Under the Asian Collections" Leaf Management Policy" we don't touch these leaves until they turn brown.

Starting this year, in the Asian Collections at he US National Arboretum, we aren't doing "leaf removal", we're doing "leaf management". There is some subtlety here; we don't just "wait for 'em all to fall down and then get 'em all out". In Washington DC, evergreen groundcovers do not benefit from being buried under leaves, and leaves packed around the bases of shrubs make attractive winter home for various mammals that potentially eat the cambium of those shrubs. So we move those leaves. If there's an open space close and it's large enough for us to reasonably add the shifted leaves, we'll do that. If not we'll transport them to the large leaf pile at the Brickyard. At some point they'll be ground to leaf meal and we'll return them to the garden.

There are a lot of tools that we utilize when we engage with the leaves: rakes, baskets, tarps, mulching mowers, blowers, vacuums, shredders....probably some I've forgotten. We would love to forgo the use of blowers and use only rakes, but that's not really possible. We use the least invasive blowers we can and use them as little as possible. But we use them.

Part of our strategy is to look at the leaves as an ongoing process that starts in late November, builds in intensity for a few weeks to mid December and then requires a little regular attendance through the rest of the winter, light tweaking. the sooner we are able to move leaves to their final destinations, the more likely it is that rain will mat them down and minimize their future movement. Conversely, the sooner we remove those leaves that have to be removed the less likely it is that they will be rained on and become more difficult to remove. Like all gardening processes, leaf management is different every year. Different weather conditions determine when leaves fall, whether they blow, when, or even if, they're matted down by rain and or snow. We try to stay flexible.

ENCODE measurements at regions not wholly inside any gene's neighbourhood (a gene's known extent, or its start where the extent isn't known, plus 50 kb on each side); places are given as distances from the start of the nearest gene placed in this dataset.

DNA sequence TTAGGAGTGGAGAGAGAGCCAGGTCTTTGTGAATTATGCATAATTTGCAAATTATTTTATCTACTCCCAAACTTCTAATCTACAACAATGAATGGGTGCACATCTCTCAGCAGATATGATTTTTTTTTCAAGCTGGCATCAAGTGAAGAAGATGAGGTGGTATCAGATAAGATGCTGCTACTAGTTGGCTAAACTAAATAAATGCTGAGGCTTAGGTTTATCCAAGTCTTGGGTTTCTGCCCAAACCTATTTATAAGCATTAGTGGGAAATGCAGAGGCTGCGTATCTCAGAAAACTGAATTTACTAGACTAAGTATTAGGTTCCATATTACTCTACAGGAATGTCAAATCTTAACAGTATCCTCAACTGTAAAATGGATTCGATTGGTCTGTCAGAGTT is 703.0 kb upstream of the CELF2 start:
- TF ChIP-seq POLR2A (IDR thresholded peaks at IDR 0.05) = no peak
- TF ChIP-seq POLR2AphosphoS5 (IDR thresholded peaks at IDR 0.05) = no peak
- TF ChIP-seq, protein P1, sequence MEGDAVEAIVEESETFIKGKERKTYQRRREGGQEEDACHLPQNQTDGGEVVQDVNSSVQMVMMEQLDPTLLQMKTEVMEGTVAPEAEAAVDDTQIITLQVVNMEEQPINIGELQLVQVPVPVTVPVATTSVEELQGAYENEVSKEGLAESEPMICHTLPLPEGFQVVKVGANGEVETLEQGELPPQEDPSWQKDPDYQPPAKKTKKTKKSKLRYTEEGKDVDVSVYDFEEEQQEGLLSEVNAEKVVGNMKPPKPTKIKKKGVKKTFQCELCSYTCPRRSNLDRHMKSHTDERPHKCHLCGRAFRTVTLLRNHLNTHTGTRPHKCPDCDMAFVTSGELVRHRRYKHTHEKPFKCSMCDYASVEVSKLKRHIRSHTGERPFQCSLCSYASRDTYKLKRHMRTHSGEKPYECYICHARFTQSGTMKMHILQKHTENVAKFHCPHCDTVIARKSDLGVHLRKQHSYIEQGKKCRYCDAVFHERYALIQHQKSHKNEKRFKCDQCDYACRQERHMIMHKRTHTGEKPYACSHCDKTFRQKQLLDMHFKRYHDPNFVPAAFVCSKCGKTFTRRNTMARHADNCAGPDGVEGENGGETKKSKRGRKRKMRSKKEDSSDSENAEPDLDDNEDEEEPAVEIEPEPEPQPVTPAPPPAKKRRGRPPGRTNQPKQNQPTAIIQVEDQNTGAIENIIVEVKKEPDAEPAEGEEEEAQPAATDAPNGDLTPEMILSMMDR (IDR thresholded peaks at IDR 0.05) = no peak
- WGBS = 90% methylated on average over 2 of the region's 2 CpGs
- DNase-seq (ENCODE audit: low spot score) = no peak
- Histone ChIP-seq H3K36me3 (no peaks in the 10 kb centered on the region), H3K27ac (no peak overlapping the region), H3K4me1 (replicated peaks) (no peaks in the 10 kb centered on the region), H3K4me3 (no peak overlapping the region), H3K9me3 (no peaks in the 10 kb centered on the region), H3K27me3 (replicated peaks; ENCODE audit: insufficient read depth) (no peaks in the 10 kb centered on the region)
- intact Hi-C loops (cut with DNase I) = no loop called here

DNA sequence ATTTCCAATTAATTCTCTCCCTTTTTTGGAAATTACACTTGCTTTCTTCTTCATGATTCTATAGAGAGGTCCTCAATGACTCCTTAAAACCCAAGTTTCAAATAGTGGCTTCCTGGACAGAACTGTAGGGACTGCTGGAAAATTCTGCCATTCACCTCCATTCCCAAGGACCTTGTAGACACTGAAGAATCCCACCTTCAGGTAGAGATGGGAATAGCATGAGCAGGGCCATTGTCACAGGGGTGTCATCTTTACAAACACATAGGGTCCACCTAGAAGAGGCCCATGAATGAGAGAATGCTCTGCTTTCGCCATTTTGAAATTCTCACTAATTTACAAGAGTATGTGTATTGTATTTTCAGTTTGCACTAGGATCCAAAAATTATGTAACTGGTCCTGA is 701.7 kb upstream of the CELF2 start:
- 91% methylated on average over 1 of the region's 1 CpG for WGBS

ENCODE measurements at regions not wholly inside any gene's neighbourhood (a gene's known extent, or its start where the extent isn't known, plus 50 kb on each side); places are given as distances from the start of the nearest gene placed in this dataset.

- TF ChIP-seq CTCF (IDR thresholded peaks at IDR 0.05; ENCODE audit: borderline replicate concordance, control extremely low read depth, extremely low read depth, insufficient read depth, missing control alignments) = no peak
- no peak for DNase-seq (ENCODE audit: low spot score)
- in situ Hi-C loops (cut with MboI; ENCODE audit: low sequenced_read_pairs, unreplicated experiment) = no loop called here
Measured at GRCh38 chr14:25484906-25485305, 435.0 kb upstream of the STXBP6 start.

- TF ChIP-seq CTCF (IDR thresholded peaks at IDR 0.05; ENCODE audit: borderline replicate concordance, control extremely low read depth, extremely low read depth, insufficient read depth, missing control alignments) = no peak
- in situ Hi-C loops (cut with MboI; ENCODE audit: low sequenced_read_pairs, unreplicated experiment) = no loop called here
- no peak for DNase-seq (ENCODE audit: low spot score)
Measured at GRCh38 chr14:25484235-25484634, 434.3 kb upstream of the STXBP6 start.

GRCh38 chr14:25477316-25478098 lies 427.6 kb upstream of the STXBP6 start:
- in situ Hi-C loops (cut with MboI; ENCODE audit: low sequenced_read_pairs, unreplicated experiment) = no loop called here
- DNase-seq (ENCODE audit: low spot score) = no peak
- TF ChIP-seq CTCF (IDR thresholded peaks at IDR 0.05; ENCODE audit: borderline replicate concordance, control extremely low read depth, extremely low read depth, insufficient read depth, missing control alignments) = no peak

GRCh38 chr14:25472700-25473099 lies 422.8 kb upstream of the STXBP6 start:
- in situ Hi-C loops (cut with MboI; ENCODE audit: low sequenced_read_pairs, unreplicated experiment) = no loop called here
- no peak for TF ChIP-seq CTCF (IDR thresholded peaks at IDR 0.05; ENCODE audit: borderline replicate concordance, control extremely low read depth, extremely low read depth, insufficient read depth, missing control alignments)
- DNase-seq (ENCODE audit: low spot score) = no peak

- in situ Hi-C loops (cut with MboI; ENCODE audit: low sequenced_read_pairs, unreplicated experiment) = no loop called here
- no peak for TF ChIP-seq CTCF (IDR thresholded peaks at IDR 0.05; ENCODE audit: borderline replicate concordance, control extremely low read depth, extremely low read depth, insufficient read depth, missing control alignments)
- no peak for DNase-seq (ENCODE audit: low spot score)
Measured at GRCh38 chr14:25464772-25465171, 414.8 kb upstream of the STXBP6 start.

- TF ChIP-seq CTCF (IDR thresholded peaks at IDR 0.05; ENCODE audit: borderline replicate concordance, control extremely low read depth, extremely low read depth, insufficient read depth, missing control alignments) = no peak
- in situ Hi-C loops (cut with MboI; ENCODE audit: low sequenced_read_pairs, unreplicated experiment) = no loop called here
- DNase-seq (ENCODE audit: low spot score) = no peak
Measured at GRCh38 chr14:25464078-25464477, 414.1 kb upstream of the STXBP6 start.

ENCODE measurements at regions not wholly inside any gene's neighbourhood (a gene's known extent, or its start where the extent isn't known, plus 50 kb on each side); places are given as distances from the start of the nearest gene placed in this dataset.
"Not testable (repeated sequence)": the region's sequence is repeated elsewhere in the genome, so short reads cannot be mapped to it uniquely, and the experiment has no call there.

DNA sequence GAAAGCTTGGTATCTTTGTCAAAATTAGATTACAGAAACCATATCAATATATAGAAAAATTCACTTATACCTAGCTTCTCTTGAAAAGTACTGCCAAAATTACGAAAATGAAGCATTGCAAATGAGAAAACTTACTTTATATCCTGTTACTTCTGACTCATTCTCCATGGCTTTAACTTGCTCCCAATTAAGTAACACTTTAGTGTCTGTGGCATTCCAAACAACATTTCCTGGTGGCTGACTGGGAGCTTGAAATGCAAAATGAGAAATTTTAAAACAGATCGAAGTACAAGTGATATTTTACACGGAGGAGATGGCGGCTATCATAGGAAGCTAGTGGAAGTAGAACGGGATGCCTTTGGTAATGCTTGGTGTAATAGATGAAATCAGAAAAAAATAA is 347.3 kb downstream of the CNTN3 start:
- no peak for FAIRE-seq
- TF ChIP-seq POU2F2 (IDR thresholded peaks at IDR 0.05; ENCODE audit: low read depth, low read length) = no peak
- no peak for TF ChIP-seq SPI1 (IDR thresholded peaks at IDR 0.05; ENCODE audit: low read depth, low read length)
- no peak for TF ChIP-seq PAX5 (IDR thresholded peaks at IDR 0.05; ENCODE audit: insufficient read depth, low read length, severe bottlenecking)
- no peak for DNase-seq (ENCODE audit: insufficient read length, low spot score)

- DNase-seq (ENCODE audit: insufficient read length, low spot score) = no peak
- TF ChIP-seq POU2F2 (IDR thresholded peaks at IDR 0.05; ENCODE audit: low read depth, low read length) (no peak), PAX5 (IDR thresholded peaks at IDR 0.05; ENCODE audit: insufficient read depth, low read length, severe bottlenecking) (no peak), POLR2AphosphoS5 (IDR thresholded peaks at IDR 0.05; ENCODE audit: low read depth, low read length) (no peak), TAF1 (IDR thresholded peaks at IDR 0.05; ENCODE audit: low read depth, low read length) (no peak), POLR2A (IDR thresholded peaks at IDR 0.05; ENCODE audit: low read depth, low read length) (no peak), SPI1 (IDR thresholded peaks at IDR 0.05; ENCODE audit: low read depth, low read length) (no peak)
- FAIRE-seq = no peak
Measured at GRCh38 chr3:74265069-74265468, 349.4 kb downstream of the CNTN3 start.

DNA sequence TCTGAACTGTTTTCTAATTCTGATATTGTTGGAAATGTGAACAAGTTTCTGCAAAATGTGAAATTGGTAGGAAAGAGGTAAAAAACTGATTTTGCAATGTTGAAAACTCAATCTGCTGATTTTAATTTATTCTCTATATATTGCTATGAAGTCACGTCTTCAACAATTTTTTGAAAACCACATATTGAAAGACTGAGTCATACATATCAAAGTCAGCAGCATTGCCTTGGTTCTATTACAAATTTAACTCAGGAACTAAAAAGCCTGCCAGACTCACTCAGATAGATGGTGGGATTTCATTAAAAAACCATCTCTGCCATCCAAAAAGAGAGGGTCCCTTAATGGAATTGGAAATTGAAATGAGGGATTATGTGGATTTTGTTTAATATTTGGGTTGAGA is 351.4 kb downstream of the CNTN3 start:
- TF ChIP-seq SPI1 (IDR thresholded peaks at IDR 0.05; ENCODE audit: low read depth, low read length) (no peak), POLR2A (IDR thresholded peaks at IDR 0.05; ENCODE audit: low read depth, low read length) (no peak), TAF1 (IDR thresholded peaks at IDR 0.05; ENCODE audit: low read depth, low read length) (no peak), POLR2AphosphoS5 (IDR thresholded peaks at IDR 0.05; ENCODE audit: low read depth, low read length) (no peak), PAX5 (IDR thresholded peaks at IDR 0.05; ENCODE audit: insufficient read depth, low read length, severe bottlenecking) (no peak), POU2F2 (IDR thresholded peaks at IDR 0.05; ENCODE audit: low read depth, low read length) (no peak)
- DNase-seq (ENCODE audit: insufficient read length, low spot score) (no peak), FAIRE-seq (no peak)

If this sounds something like what you've been doing all along, hey that's how many of us felt about IPM and "sustainability". I'm thinking any good buzzword is largely new spin on old ideas.

Sunday, November 21, 2010

Chesapeake Bay Environmental Center Grasonville, Maryland November (bottom photo is Baccharis halimifolia)

I visited the Chesapeake Bay Environmental Center in Grasonville Maryland Saturday. It was my brother-in-law Eric's birthday. It's a wonderful place, agreen Nature Center with trails leading through a Loblloy Pine Woodland to salt marshes, and ultimately to Kent Narrows.

I did some research and discovered that the woodland is classified as Global Element Code CELG006849, Pinus taeda/Morella cerifera/Spartina patens Tidal Woodland. A montypic overstory of Loblolly Pines with a very open understory was much as describes by the Maryland Department of Natural Resources publicaation. We saw plenty of Smilax, Toxicodendron, Iva, Baccharis, Morella and the expected grasses. The trail, exiting the forest, led us out into high marsh. We had arrived late in the day, and so headed back. It's a good place to return to though.